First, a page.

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Sambal Language
Sambal or Sambali is a Sambalic language spoken primarily in the Zambal municipalities of Santa Cruz, Candelaria, Masinloc, Palauig, and Iba, and in the Pangasinense municipality of Infanta in the Philippines; speakers can also be found in Panitian, Quezon, Palawan and Barangay Mandaragat or Buncag of Puerto Princesa.[citation needed] Sambal is also termed Tina in some references. However, the term is considered offensive to the language's speakers
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Nasal Stop
In phonetics, a nasal, also called a nasal occlusive, nasal stop in contrast with a nasal fricative, or nasal continuant, is an occlusive consonant produced with a lowered velum, allowing air to escape freely through the nose. Examples of nasals in English are [n] and [m], in words such as nose and mouth. Nasal occlusives are nearly universal in human languages. There are also other kinds of nasal consonants in some languages.Contents1 Definition 2 Voiceless nasals 3 Other kinds of nasal consonant 4 Languages without nasals 5 Lack of phonemic nasals 6 Lack of phonetic nasals 7 See also 8 Notes 9 References 10 BibliographyDefinition[edit] Nearly all nasal consonants are nasal occlusives, in which air escapes through the nose but not through the mouth, as it is blocked (occluded) by the lips or tongue. The oral cavity still acts as a resonance chamber for the sound
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Pejorative
A pejorative (also called a derogatory term,[1] a slur, a term of abuse, or a term of disparagement) is a word or grammatical form expressing a negative connotation or a low opinion of someone or something, showing a lack of respect for someone or something.[2] It is also used as criticism, hostility, disregard or disrespect. A term can be regarded as pejorative in some social or cultural groups but not in others. Sometimes, a term may begin as a pejorative and eventually be adopted in a non-pejorative sense (or vice versa) in some or all contexts. Name slurs can also involve an insulting or disparaging innuendo,[3] rather than being a direct pejorative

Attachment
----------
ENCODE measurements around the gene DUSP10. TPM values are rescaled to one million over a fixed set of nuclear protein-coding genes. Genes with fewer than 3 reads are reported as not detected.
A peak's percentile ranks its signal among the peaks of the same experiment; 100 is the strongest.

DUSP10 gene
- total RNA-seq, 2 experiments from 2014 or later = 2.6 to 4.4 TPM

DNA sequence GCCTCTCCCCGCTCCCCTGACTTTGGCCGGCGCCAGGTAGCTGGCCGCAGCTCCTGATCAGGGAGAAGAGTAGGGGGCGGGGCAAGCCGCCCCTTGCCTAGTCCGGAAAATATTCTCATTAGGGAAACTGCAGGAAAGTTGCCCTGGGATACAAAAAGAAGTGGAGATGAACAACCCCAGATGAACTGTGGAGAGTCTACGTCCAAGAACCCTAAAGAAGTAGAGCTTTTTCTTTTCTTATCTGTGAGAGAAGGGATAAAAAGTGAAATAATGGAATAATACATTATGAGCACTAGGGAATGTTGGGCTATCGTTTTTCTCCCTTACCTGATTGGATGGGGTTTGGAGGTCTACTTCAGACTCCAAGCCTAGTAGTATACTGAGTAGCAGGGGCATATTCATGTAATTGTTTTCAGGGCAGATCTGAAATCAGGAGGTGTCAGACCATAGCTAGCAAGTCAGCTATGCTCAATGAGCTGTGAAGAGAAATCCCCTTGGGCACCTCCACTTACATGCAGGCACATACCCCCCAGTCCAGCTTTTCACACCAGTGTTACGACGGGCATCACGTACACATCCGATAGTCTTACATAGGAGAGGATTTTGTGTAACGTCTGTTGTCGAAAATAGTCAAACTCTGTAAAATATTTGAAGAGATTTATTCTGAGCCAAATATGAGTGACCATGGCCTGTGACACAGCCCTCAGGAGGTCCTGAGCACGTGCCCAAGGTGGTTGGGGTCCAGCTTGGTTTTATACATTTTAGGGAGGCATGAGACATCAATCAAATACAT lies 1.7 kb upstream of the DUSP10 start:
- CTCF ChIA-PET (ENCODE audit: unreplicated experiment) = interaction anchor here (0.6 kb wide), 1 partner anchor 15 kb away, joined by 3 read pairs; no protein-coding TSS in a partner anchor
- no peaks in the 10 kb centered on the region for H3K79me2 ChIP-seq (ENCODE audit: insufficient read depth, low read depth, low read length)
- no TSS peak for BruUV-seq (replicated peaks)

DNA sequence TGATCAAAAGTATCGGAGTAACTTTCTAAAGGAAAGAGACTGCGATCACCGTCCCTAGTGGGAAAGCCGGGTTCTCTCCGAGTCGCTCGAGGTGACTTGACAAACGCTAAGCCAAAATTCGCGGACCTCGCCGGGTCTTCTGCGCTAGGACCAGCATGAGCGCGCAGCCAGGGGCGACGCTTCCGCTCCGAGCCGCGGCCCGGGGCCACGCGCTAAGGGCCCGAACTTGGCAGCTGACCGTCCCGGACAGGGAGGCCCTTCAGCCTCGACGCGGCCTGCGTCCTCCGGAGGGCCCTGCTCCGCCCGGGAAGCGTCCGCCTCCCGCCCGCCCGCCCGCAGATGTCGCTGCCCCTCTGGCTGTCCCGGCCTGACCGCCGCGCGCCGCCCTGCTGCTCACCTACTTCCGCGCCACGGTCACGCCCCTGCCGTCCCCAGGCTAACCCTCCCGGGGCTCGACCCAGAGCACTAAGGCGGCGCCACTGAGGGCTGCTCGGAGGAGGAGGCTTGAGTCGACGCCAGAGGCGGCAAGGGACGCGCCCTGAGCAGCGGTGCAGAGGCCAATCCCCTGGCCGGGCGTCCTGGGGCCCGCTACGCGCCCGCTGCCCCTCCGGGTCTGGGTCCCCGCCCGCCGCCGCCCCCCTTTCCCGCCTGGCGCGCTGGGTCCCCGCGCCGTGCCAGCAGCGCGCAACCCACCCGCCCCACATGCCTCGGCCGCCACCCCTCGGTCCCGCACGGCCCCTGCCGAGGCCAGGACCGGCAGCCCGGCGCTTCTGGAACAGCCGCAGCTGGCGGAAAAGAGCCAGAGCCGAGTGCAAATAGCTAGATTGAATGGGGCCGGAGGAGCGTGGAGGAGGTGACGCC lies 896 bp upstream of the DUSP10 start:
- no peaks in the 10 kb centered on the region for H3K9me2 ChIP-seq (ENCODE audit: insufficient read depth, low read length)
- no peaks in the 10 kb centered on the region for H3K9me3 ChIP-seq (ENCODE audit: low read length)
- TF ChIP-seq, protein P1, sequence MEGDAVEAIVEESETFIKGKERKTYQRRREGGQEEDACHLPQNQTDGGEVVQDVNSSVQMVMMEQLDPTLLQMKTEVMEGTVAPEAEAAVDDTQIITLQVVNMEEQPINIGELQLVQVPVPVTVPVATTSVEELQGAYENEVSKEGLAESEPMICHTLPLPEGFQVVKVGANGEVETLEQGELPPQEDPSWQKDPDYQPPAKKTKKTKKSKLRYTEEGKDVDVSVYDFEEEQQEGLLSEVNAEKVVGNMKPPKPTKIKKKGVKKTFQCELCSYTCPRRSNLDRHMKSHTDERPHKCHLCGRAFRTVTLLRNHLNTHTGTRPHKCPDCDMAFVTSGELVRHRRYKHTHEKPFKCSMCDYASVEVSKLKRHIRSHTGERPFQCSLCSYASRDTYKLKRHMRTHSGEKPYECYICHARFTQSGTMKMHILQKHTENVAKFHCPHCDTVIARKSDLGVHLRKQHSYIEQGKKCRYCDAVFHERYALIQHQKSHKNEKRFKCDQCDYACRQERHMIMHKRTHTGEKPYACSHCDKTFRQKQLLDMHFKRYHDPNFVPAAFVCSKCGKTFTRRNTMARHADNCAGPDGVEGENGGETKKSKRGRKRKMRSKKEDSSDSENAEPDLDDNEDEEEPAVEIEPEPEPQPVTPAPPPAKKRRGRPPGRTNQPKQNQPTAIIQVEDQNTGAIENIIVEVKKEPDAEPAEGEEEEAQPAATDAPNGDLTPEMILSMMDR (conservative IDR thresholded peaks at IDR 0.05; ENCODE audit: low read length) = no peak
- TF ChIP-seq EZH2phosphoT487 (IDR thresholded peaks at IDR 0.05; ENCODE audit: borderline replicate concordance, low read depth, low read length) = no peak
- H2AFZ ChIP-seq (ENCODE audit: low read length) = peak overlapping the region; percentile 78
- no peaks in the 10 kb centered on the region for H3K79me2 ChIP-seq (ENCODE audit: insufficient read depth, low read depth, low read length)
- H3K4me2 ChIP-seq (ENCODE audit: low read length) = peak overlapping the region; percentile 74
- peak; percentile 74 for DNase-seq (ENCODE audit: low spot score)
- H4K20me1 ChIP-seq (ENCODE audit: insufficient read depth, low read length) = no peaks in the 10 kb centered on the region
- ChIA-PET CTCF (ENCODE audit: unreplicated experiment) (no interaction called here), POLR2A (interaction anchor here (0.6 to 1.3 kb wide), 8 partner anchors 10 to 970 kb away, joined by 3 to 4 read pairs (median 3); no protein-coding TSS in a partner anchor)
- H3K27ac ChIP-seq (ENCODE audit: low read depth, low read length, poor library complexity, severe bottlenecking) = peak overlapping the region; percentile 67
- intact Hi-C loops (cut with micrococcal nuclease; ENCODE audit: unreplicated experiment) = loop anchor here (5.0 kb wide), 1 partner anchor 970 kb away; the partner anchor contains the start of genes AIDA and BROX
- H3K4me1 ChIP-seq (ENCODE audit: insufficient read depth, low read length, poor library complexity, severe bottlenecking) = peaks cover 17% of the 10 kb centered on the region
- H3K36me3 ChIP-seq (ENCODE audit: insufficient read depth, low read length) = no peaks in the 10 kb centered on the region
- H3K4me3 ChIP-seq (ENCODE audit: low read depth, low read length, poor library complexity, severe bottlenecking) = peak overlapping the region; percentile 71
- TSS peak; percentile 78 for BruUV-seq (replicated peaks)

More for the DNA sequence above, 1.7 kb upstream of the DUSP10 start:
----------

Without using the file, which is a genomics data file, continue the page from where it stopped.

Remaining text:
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Candelaria, Zambales
Candelaria, officially the Municipality of Candelaria, is a 3rd class municipality in the province of Zambales, Philippines. According to the 2015 census, it has a population of 27,174 people.[3] Candelaria is 42 kilometres (26 mi) from the capital town of Iba. It is nestled at the foot of the Zambales
Zambales
Mountains in the east and lies along coastline of the South China Sea
South China Sea
in the west, with a total land area of 33,359 hectares (82,430 acres), making it the third-largest town in terms of land area in Zambales. [2] This municipality is known for Uacon Lake, the cleanest lake in Central Luzon, and for its numerous beach resorts.Contents1 History 2 Barangays 3 Demographics 4 References 5 External linksHistory[edit] During the pre-Spanish era, the area of Candelaria was unsettled forest
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Masinloc
Masinloc, officially the Municipality of Masinloc, is a 1st class municipality in the province of Zambales, Philippines. According to the 2015 census, it has a population of 47,719 people.[3] The disputed Scarborough Shoal
Scarborough Shoal
(under the names Pulo ng Panatag and Bajo de Masinlóc) is claimed by the Philippine government as within the town's territorial jurisdiction
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Bilabial Consonant
In phonetics, a bilabial consonant is a consonant articulated with both lips.Contents1 Transcription 2 See also 3 References3.1 Notes 3.2 General referencesTranscription[edit] The bilabial consonants identified by the International Phonetic Alphabet (IPA) are:IPA Description ExampleLanguage Orthography IPA Meaningbilabial nasal English man [mæn]voiceless bilabial stop English spin [spɪn]voiced bilabial stop English bed [bɛd]voiceless bilabial fricative Japanese 富士山 (fujisan) [ɸuʑisaɴ] Mount Fujivoiced bilabial fricative Ewe ɛʋɛ [ɛ̀βɛ̀] Ewebilabial approximant Spanish lobo [loβ̞o] wolfbilabial trill Nias simbi [siʙi] lower jawbilabial ejective Adyghe пӀэ [pʼa] meatʘ̬ ʘ̃ ʘ̥̃ʰ ʘ̃ˀ bilabial click release (many distinct consonants) Nǁng ʘoe [ʘoe] meatOwere Igbo has a six-way contrast among bilabial stops: [p pʰ ɓ̥ b b̤ ɓ]
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Iba, Zambales
Iba, officially the Municipality of Iba, is a 2nd class municipality in the province of Zambales, Philippines
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Pangasinan
Pangasinan
Pangasinan
(Pangasinan: Luyag na Panggasinan; Filipino: Lalawigan ng Pangasinan) is a province in the Philippines. Its provincial capital is Lingayen. Pangasinan
Pangasinan
is on the western area of the island of Luzon along the Lingayen
Lingayen
Gulf and West Philippine Sea. It has a total land area of 5,451.01 square kilometres (2,104.65 sq mi).[2] According to the 2015 census, it has a population of 2,956,726 people.[3] The official number of registered voters in Pangasinan
Pangasinan
is 1,651,814.[4] The western portion of the province is part of the homeland of the Sambal people, while the central and eastern portions are the homeland of the Pangasinan
Pangasinan
people
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Panitian
Panitian is a barangay in the municipality of Quezon of the province of Palawan, established through Republic Act (R.A.) No. 2593 enacted on June 21, 1959.[1] Panitian was originally a sitio in Quezon, Palawan
Palawan
established by Zambal migrants coming from the northern municipalities of Zambales
Zambales